Choosing Mediation After Filing For Divorce
Divorce is rarely an easy option to choose. Once a couple, or an individual, has decided it is the best course, there are many more decisions that have to be made before the divorce is finalized. What form the divorce will take is one of those decisions: citizens of British Columbia have many paths they can follow, including traditional litigation. Mediation, however, is becoming a more popular choice for many, including some who probably never considered it.
To initiate a divorce in B.C., an application must be submitted to the provincial Supreme Court. Though this might seem like the first step toward a protracted legal battle, there is still the opportunity to opt for mediation. Ironically, both partners are not required to choose this path. In fact, one spouse can compel the other to attend mediation by serving him or her with a Notice to Mediate.
Once the spouse has been served with the Notice, he or she will be required to attend a mediation session, unless certain criteria are met. For example, he or she would not have to attend if the same issues had already been discussed in mediation. Also, the court may exempt the spouse if it would be impractical for him or her to attend, perhaps because they live a great distance away. It is also possible the mediator may decide mediation is not the appropriate method for the couple.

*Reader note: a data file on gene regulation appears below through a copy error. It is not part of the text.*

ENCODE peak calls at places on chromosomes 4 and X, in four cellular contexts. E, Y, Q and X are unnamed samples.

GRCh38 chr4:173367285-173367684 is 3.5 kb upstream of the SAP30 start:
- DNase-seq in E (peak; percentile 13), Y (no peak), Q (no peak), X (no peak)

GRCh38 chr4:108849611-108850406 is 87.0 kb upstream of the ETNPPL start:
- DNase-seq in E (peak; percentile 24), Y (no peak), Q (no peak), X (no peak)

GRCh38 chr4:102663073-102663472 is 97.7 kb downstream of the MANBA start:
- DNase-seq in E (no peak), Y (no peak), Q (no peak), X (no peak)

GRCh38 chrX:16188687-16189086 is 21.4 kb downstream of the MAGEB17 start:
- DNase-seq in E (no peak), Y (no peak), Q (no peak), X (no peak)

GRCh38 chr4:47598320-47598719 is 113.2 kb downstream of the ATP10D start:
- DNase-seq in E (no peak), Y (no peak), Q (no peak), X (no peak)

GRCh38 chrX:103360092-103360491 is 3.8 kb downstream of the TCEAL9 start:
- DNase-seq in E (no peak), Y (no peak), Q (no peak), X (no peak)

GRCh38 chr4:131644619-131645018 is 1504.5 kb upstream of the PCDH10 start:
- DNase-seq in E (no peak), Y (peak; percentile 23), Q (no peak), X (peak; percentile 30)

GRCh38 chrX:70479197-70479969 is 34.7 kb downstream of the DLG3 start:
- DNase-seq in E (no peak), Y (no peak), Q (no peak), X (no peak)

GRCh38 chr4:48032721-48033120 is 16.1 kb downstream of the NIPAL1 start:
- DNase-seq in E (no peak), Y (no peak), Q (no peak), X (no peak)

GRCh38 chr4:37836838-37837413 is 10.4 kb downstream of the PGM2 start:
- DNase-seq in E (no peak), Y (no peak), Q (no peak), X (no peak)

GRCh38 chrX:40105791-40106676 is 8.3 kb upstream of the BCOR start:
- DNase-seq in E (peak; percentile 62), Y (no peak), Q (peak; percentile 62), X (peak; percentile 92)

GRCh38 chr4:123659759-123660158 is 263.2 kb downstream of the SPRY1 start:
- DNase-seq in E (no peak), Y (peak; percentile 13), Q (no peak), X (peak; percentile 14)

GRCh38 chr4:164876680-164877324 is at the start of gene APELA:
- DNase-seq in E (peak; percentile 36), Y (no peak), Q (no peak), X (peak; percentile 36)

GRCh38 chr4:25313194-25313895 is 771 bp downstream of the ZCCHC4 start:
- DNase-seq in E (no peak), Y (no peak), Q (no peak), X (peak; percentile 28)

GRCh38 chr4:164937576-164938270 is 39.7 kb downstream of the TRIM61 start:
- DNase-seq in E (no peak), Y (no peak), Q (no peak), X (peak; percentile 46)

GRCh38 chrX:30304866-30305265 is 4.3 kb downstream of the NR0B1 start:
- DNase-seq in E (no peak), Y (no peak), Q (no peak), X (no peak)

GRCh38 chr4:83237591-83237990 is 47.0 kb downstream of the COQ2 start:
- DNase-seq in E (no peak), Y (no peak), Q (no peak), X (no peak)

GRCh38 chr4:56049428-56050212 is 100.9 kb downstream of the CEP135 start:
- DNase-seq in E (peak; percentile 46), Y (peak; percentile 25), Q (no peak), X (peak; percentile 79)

Mediation is a wonderful tool for couples who have chosen to end their marriage. For the right people, it may help avoid prolonged litigation and an emotional nightmare. The ability to enforce mediation may seem contradictory, but it may be a viable option in the right situation. Consulting with a family law attorney experienced with mediation in British Columbia might help make this alternative dispute resolution option work.
Source: familylaw.lss.ca, “Making mediation happen in a family law case in Supreme Court“, Accessed on Dec. 13, 2016